A legal challenge to the cutting of Renewable Heat Incentive payments is to be delayed until the autumn, it emerged on Tuesday.
The High Court was told that an economic analysis provided on behalf of a group of boiler owners has added “a new dimension” to proceedings.
Mr Justice Deeny agreed to re-list the case for a three-day hearing in October.
More than 500 members of the Renewable Heat Association NI Ltd are seeking to judicially review the decision to reduce payments guaranteed for up to 20 years.
They claim there was no legal power for the move, and that Stormont officials must have known tariff rates for those signed up to the original 2012 scheme could not be altered retrospectively.
The botched green energy initiative was set up to encourage businesses and other non-domestic users to move from using fossil fuels to renewable heating systems.
But with operators legitimately able to earn more cash the more fuel they burned, the cost to the public purse has been projected at £500m.
The scandal led to the collapse of Stormont’s power-sharing administration, while a public inquiry chaired by retired judge Sir Patrick Coghlin is to examine the development and roll-out of the scheme.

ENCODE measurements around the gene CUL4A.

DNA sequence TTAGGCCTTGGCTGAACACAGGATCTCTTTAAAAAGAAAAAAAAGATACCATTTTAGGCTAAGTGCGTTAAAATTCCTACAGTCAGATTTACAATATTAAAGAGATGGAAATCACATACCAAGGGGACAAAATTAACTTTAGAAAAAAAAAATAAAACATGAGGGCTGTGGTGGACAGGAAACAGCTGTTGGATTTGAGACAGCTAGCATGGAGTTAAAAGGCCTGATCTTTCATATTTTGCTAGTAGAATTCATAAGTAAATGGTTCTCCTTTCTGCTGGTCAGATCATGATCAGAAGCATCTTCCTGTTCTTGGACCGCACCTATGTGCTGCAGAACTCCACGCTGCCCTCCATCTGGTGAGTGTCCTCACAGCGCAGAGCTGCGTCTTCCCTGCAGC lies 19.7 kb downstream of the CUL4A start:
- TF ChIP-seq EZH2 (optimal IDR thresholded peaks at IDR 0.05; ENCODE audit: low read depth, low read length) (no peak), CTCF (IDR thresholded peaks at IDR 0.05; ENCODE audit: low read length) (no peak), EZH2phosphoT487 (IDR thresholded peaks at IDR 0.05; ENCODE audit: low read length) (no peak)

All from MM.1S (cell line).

Earlier this year former Economy Minister Simon Hamilton set out revised 2017 RHI Regulations as part of cost-cutting proposals.
Lawyers for the Association contend this was an illegal step against boiler owners with 20-year contracts.
As part of a wider challenge they are seeking to have the move declared ultra vires, or beyond the Department’s legal powers.
Proceedings began last month, only to be adjourned due to issues over parallels being drawn with case law.
With the hearing scheduled to resume next week, counsel today revealed a fresh development in the case being mounted by the applicants.
Tony McGleenan QC, for the Department, told the court that an expert analysis of economic matters has been submitted.
“That’s a new dimension in the case... it’s our assessment that I will not be able to provide a response within the present timescale,” he said.
Mr McGleenan raised the possibility of his client responding with its own economic appraisal.
Both Mr McGleenan and Gerald Simpson QC, for the association, agreed that proceedings should not be put back until after the public inquiry.
They stressed the need to deal with the challenge before the current regulations expire in 2018.
Mr Simpson pledged to “move heaven and earth” to have the case ready to resume in the autumn.
“If that becomes an issue which is insurmountable we would be in a position to inform the court,” he added.
Agreeing to adjourn until October, Mr Justice Deeny confirmed: “In the light of this evaluation matter I can’t hear the case next week.”